1. I am not sure why Stoke is so depressing but it is, even in unseasonable balmy sunshine. You need grey drizzle to really appreciate the full grim reality. I am not sure it is entirely due to Tony Pulis or because the city’s best days are a long way behind it, both economically and in terms of football. Prominent in football history for its association with the likes of Stanley Matthews an Gordon Banks, famous in terms of social and scientific history for its links with Josiah Wedgwood and Charles Darwin. These days it seems ironic that a city famous for its piss-pots, now hasn’t a pot to piss in, in this post-industrial age.

    It would seem that Stoke City F.C. confirmed Darwin’s theory by evolving a “pragmatic” style of football which adapted to the economic environment the club found themselves in, which sustained them through a decade in the Premier League, a Cup Final appearance and a short sojourn into Europe. But having remarkably reached so high, they hubristically demanded greater things, which brought on a bout of sackitis, and culminated in their relegation to the Championship back in May, with 33 points which made their failure quite moderate compared with Villa’s egregious 17 point total, back in 2016.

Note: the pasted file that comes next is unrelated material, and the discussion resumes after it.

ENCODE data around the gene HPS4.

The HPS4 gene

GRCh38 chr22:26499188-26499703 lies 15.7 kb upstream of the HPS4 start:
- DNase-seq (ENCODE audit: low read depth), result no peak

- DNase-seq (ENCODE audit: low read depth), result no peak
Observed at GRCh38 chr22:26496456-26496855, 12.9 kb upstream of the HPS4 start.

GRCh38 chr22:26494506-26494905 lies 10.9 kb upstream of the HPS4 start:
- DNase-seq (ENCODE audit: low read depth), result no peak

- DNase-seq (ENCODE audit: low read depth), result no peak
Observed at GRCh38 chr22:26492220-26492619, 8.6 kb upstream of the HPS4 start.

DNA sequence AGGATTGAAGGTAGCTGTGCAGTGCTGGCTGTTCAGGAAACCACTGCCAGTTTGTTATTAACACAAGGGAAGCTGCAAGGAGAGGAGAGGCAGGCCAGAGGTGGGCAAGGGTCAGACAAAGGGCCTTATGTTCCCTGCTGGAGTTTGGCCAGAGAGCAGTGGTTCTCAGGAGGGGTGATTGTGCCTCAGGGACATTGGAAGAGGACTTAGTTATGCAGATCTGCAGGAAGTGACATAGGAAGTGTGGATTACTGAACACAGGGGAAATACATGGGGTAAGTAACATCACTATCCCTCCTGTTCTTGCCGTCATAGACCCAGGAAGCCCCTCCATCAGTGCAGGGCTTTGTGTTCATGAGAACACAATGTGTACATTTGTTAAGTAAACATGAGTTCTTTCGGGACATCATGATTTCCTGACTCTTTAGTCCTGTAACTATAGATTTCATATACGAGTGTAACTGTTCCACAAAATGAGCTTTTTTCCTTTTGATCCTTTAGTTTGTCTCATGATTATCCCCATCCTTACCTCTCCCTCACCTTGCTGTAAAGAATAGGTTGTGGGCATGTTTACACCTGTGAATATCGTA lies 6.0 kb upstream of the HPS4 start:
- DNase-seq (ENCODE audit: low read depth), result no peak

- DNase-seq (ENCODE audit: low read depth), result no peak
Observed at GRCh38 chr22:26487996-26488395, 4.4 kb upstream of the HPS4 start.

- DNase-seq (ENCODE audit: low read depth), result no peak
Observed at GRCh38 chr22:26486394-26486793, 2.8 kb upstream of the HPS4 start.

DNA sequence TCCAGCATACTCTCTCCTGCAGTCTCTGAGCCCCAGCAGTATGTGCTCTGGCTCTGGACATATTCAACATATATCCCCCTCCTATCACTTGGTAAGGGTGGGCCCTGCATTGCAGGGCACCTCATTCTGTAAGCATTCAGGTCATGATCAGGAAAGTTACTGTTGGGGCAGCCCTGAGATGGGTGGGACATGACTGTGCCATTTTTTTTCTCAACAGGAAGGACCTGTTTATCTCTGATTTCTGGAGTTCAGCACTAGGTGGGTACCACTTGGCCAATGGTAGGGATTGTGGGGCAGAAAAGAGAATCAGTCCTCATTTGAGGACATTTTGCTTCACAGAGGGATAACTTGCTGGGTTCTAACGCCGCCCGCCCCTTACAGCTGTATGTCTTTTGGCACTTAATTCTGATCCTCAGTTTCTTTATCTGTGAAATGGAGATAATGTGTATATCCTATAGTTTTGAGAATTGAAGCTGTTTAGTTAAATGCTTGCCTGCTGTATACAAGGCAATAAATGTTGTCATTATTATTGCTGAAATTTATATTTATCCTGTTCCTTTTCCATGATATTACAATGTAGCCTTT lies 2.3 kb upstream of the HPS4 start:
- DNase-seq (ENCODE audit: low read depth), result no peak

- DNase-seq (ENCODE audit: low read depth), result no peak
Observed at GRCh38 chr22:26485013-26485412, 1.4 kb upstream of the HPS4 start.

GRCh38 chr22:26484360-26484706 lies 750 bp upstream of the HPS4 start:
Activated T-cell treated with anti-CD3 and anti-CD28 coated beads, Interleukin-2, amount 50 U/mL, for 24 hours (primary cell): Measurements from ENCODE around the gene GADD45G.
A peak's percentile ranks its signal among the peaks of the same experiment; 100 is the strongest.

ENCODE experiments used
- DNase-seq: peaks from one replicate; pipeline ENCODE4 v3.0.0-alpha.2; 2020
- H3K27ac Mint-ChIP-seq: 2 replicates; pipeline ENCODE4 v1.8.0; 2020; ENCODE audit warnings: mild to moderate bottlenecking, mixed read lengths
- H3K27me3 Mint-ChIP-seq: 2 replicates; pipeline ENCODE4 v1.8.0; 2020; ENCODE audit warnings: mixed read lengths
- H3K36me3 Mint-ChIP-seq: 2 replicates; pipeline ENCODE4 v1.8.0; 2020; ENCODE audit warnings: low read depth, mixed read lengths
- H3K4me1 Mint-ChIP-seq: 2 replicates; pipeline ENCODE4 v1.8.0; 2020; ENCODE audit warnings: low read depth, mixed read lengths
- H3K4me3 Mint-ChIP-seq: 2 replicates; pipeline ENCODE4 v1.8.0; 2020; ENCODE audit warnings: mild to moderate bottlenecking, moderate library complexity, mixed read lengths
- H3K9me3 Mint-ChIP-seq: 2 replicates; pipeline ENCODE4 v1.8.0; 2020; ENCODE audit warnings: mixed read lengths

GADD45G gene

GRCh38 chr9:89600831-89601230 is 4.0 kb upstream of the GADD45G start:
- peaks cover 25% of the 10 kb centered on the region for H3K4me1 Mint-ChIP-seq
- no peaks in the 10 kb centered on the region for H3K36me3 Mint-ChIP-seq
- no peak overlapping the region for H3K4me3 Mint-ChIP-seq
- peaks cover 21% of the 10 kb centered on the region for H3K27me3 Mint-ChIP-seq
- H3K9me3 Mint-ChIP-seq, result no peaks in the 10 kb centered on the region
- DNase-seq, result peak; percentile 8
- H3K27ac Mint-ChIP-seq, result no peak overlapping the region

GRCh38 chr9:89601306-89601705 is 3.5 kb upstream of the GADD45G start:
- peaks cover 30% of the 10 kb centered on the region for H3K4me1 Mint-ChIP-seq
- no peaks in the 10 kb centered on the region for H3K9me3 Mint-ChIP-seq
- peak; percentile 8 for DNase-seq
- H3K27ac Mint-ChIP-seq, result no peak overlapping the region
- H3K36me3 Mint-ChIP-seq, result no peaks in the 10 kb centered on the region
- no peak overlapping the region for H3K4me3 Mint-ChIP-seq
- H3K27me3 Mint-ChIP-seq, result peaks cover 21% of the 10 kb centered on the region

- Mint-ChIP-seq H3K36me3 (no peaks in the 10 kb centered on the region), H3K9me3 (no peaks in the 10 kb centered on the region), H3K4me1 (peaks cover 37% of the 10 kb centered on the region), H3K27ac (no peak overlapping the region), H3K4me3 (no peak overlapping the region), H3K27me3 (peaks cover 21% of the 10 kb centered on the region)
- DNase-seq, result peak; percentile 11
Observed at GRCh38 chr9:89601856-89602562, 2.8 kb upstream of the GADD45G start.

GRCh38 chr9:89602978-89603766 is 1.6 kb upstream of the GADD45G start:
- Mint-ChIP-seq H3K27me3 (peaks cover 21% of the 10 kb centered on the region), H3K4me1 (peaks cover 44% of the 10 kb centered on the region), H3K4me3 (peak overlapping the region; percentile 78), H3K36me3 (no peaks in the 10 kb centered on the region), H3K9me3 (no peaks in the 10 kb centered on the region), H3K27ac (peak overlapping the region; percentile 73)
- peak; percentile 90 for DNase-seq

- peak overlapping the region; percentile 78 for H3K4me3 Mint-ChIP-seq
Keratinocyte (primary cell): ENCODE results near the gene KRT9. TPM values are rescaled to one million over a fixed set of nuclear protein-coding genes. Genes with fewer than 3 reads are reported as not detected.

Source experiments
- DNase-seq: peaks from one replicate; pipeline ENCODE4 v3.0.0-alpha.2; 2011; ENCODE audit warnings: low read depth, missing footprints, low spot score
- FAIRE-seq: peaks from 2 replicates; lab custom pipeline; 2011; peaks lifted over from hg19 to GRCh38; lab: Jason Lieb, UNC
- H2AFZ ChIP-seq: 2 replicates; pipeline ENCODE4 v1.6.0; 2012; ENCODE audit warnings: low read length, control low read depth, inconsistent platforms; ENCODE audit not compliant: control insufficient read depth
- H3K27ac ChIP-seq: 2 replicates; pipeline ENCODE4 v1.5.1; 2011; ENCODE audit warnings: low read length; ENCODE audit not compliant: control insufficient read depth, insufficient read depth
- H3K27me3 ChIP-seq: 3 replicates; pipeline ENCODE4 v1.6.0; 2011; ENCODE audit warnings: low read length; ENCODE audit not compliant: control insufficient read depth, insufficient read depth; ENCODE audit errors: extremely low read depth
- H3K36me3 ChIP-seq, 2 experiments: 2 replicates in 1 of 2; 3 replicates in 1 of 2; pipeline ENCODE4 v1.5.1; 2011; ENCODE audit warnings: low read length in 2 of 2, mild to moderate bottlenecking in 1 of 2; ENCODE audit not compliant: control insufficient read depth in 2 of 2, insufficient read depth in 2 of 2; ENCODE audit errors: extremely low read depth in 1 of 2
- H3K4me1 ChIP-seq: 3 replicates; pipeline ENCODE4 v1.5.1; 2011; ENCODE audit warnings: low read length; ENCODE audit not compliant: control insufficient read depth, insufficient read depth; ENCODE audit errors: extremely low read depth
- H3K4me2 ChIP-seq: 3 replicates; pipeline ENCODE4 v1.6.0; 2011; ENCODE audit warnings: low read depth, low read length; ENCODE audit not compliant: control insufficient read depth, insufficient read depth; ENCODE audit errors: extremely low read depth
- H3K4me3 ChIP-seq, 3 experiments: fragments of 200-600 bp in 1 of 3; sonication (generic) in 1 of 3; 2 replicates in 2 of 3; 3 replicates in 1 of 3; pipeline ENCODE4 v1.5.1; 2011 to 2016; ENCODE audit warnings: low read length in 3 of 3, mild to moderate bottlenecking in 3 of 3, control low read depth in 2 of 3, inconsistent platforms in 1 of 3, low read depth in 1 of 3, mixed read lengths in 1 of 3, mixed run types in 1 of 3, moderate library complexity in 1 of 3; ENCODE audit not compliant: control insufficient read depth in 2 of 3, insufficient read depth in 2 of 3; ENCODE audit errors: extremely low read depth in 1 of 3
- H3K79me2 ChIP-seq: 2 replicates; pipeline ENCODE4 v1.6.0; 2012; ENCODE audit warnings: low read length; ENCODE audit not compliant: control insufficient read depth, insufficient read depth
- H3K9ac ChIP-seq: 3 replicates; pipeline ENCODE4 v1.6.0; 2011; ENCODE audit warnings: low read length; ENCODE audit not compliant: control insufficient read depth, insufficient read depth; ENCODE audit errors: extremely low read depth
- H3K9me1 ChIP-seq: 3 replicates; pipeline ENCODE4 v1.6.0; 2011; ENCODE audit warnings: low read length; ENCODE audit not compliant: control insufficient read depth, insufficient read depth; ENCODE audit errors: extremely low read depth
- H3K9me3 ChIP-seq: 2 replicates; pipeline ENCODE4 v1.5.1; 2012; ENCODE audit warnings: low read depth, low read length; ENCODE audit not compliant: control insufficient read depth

So bearing in mind that Stoke had finished two points ahead of West Brom, who are doing quite well, and the fact that they are still luxuriating in the temporary abundance of the parachute-payments, it was possible that an under-strength, out of form, Villa team, might be in for a torrid afternoon. When Stoke scored a tap-in on five minutes, it very much looked like all our worst fears would be confirmed. With the goal being coincident with Alan Hutton going off, with what looked like a bad injury, I couldn’t help wondering whether it had been Villa who were cursed by the gypsies, instead of those other lot.

    In the post-match interview Dean Smith described how he had been unhappy with the body-language of his players when they lost the ball in the first half, which was roughly what the fans had thought, but was expressed in rather stronger language, at the break. Gladly the fans heroically held their nerve and were rewarded with an entirely different Villa in the second-half.

    Early on, Villa dominated but didn’t create anything to embarrass Butland’s Banks impression, in goal, but then Villa got their reward on the hour, when El Ghazi did a trick and revealed Stoke’s lack of pace on the right of their defence and earned himself space enough to put a pass across the edge of the Stoke box, where Albert Adomah finished with cool precision, which even Gordon Banks wouldn’t have kept out.

    It was a great joy and relief to see last season’s top goal-scorer notch his first goal of the season. Villa might have gone on to win the game but for the sort of goalkeeping which earned Butland his nine England caps, and some lenient refereeing, as Stoke showed more and more of their famed rough side, keeping Villa out.

    It was not a vintage Villa performance by any stretch of the imagination but considering the long list of absentees, it was a great point well-earned by Villa. UTV!